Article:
Chinese and Western Operas: A Lecture with Demonstration
February 27, 2016
Ms. Wu Shuang, a Coloratura Soprano, Renowned Chinese Performing Artist, presented an excellent Confucius Salon to an audience of over one hundred hosted by the Confucius Institite at the University of Texas at Dallas on Feb. 27, 2016. Born in a family with a master dramatist father and an opera master mother, Ms. Wu Shuang is known as a “Wizard of Beijing.” She started to learn vocal music as a child, received an education in music and performance in the School of Music at Indiana University, and was a member of China’s Central Conservatory. She has performed in various countries and regions including the US, Hong Kong, and Taiwan, and won several awards in top competitions in China and the US. She is also a talented writer and scholar, having published four collections of essays, and conducted in-depth research into Chinese and Western operas.
The lecture focused on a comparative study of Chinese and Western operas with vocal performance to highlight their distinctive characteristics. Sheng, Dan, Jing, Chou, the four major roles in Beijing Opera and other Chinese traditional Operas were demonstrated and explained through images and videos. The four greatest artists of Beijing Opera, Mei Lanfang, Cheng Yanqiu, Shang Xiaoyun, and Xun Huisheng were discussed and presented through Ms. Wu’s immitations of their performances. Mrs. Wu showed some typical vocal and performing patterns in Chinese opera, such as flower hands and techniques of the hand, the eye, the body and the gait. Chinese performing arts were juxtaposed with some Western performing arts like Ballet to lay bare both similarities and differences between the two traditions of arts.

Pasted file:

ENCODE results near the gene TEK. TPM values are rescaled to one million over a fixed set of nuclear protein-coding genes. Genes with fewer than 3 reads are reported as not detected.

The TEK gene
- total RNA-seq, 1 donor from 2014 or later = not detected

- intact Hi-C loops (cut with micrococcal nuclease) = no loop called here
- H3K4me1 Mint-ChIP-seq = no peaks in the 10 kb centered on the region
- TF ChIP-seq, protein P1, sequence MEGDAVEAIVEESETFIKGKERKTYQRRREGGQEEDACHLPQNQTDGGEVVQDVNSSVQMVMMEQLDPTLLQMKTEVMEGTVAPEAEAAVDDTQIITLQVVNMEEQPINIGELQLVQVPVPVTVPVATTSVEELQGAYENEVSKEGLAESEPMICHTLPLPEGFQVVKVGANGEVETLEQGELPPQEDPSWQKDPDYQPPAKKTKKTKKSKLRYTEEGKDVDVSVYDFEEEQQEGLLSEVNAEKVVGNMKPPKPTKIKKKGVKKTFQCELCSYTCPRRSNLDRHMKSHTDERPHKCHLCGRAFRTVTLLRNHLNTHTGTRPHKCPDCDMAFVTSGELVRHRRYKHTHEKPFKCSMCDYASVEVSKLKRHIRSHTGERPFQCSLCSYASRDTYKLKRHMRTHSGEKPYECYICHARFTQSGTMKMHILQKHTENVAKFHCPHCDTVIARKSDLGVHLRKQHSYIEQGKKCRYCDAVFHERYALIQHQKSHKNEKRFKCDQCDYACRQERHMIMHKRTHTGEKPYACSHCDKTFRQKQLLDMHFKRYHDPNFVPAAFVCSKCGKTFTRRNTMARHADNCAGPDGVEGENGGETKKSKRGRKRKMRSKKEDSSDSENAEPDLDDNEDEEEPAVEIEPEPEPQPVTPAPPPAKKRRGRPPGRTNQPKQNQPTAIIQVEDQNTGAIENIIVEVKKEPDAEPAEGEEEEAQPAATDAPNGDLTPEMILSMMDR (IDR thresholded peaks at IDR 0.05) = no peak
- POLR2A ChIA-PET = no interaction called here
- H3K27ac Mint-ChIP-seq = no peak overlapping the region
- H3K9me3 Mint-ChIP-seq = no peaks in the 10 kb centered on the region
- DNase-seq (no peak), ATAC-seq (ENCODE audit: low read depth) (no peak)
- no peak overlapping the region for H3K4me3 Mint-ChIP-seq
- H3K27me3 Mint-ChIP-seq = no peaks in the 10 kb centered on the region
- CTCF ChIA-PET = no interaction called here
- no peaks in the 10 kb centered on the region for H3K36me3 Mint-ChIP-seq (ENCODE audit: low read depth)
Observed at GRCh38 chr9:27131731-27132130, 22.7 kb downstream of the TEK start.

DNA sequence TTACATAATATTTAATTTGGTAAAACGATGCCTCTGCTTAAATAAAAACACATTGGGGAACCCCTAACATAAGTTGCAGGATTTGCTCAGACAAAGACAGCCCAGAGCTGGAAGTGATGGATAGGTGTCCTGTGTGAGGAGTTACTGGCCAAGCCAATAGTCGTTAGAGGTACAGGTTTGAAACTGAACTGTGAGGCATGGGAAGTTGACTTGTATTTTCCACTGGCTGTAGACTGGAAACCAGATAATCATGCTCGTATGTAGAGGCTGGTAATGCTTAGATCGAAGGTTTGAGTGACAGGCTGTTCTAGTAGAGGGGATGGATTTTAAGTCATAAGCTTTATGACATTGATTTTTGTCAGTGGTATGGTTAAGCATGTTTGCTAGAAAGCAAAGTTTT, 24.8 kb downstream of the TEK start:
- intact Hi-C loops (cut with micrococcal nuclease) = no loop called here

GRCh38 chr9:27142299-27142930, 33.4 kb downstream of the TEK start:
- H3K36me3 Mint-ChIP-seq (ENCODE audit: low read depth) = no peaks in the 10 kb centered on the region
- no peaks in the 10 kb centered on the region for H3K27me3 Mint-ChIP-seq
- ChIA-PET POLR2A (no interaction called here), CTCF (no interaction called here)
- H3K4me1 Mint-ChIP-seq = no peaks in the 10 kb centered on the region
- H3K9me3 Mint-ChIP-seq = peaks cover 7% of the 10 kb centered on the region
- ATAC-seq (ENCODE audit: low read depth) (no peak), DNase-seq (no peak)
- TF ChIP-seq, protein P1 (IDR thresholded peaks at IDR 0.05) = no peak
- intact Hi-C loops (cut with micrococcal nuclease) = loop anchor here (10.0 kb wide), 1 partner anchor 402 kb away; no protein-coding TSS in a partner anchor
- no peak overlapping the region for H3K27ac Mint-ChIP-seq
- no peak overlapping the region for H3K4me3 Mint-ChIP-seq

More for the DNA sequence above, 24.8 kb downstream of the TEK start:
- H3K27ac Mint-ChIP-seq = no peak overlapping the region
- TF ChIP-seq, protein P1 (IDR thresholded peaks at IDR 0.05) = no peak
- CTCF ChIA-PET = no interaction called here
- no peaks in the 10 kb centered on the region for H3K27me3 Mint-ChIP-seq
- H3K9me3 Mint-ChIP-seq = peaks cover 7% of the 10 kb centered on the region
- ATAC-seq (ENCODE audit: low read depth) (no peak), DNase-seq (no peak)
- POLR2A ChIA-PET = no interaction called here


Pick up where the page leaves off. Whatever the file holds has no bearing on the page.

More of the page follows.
The highlight of the Salon is Mrs. Wu’s live demonstration. She imitated Mei Lanfang’s “Farewell to my Concubine,” Cheng Yanqiu’s “Su-San Under Police Escort” and other classical masterpieces of the greatest artists in the history of Beijing Opera. Her audience were amazed by both her mastery of the subtle differences between the artists and her capacity in performing various schools of Chinese Opera.
In addition, Mrs. Wu presented her mother—Master Xin Fengxia’s art of Pingju, and her own performance as a Coloratura Soprano, which is an outcome of her devotion to the combination of Western and Chinese arts. It is an example of the fruitful communication between Chinese and Western culture.
The Salon attracted around one hundred lovers of Chinese Culture from local communities and the University of Texas at Dallas. It is another significant event hosted by the Confucius Institute to enhance cross-cultural communications and understandings between the two cultures.